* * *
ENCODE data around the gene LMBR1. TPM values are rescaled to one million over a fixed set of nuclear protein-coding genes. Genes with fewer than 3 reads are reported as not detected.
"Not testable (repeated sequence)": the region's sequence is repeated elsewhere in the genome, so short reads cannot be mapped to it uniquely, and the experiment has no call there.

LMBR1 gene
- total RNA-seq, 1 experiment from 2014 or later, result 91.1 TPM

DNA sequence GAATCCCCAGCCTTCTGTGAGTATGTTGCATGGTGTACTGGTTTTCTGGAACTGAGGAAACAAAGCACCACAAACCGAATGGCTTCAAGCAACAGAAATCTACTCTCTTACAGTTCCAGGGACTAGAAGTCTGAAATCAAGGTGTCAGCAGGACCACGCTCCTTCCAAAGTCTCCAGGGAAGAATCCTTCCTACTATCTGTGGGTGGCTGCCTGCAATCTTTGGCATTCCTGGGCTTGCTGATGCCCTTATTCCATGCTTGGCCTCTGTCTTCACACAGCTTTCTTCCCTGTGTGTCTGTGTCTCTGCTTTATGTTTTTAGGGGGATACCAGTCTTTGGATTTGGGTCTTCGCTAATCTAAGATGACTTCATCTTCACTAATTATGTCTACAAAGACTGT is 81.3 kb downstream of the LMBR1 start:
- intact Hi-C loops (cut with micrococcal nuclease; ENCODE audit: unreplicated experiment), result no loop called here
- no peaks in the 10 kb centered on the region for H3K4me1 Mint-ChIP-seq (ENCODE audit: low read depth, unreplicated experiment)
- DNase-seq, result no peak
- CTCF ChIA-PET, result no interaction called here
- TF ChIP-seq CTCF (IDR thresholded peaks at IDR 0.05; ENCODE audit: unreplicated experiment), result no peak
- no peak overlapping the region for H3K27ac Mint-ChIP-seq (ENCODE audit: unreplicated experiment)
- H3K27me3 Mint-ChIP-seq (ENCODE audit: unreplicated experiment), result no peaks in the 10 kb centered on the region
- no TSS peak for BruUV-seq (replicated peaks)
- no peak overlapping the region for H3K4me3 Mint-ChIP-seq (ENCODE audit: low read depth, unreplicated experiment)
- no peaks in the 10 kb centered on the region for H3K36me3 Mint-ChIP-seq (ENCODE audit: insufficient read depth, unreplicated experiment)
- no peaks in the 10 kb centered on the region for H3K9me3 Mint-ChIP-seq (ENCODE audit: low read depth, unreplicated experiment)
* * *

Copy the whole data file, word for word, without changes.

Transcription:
ENCODE data around the gene LMBR1. TPM values are rescaled to one million over a fixed set of nuclear protein-coding genes. Genes with fewer than 3 reads are reported as not detected.
"Not testable (repeated sequence)": the region's sequence is repeated elsewhere in the genome, so short reads cannot be mapped to it uniquely, and the experiment has no call there.

LMBR1 gene
- total RNA-seq, 1 experiment from 2014 or later, result 91.1 TPM

DNA sequence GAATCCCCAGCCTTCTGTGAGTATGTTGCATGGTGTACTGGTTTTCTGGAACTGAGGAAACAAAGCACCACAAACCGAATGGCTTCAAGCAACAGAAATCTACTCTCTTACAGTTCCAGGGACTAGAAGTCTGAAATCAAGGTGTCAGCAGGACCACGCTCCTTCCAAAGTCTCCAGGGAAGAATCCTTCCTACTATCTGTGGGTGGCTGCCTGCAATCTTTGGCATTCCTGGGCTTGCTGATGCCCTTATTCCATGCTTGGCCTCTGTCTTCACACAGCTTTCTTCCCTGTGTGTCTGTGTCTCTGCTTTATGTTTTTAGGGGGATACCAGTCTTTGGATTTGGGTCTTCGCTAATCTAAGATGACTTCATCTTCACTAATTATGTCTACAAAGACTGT is 81.3 kb downstream of the LMBR1 start:
- intact Hi-C loops (cut with micrococcal nuclease; ENCODE audit: unreplicated experiment), result no loop called here
- no peaks in the 10 kb centered on the region for H3K4me1 Mint-ChIP-seq (ENCODE audit: low read depth, unreplicated experiment)
- DNase-seq, result no peak
- CTCF ChIA-PET, result no interaction called here
- TF ChIP-seq CTCF (IDR thresholded peaks at IDR 0.05; ENCODE audit: unreplicated experiment), result no peak
- no peak overlapping the region for H3K27ac Mint-ChIP-seq (ENCODE audit: unreplicated experiment)
- H3K27me3 Mint-ChIP-seq (ENCODE audit: unreplicated experiment), result no peaks in the 10 kb centered on the region
- no TSS peak for BruUV-seq (replicated peaks)
- no peak overlapping the region for H3K4me3 Mint-ChIP-seq (ENCODE audit: low read depth, unreplicated experiment)
- no peaks in the 10 kb centered on the region for H3K36me3 Mint-ChIP-seq (ENCODE audit: insufficient read depth, unreplicated experiment)
- no peaks in the 10 kb centered on the region for H3K9me3 Mint-ChIP-seq (ENCODE audit: low read depth, unreplicated experiment)